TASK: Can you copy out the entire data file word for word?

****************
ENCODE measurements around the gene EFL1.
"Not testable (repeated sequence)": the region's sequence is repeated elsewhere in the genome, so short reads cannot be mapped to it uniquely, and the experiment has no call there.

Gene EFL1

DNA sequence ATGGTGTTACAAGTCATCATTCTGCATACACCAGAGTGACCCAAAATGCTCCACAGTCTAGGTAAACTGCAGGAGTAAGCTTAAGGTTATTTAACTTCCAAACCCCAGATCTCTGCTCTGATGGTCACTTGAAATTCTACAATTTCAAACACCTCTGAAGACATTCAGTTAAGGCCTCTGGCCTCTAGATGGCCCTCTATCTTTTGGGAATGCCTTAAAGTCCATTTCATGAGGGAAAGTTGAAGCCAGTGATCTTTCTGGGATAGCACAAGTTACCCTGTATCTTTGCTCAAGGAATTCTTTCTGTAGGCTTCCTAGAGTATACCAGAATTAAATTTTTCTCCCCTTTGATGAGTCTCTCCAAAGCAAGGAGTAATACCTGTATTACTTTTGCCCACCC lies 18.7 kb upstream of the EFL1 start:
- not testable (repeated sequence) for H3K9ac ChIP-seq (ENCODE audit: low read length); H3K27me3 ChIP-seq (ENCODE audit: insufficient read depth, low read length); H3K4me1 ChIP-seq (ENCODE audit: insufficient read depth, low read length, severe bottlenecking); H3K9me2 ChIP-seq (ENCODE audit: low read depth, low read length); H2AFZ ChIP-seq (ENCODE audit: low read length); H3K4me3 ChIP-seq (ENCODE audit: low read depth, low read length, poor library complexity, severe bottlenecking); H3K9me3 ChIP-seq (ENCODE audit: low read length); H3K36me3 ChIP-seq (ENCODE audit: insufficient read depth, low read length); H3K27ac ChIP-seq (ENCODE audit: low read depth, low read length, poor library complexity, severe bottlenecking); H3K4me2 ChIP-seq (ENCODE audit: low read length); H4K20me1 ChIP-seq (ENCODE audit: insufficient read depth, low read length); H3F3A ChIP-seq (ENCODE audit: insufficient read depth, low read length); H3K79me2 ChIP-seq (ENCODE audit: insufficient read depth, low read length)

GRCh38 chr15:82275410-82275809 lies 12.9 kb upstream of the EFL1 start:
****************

ENCODE measurements around the gene EFL1.
"Not testable (repeated sequence)": the region's sequence is repeated elsewhere in the genome, so short reads cannot be mapped to it uniquely, and the experiment has no call there.

Gene EFL1

DNA sequence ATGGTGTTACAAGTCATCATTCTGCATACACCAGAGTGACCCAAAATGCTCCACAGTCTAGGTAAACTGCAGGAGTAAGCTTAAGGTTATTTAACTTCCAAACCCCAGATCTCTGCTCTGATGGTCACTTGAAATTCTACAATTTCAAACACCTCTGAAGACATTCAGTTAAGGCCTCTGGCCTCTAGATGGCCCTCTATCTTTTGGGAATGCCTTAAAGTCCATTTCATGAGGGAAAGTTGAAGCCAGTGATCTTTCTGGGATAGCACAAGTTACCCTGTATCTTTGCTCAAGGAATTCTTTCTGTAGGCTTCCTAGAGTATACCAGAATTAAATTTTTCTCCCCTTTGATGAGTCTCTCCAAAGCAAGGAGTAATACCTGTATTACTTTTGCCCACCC lies 18.7 kb upstream of the EFL1 start:
- not testable (repeated sequence) for H3K9ac ChIP-seq (ENCODE audit: low read length); H3K27me3 ChIP-seq (ENCODE audit: insufficient read depth, low read length); H3K4me1 ChIP-seq (ENCODE audit: insufficient read depth, low read length, severe bottlenecking); H3K9me2 ChIP-seq (ENCODE audit: low read depth, low read length); H2AFZ ChIP-seq (ENCODE audit: low read length); H3K4me3 ChIP-seq (ENCODE audit: low read depth, low read length, poor library complexity, severe bottlenecking); H3K9me3 ChIP-seq (ENCODE audit: low read length); H3K36me3 ChIP-seq (ENCODE audit: insufficient read depth, low read length); H3K27ac ChIP-seq (ENCODE audit: low read depth, low read length, poor library complexity, severe bottlenecking); H3K4me2 ChIP-seq (ENCODE audit: low read length); H4K20me1 ChIP-seq (ENCODE audit: insufficient read depth, low read length); H3F3A ChIP-seq (ENCODE audit: insufficient read depth, low read length); H3K79me2 ChIP-seq (ENCODE audit: insufficient read depth, low read length)

GRCh38 chr15:82275410-82275809 lies 12.9 kb upstream of the EFL1 start: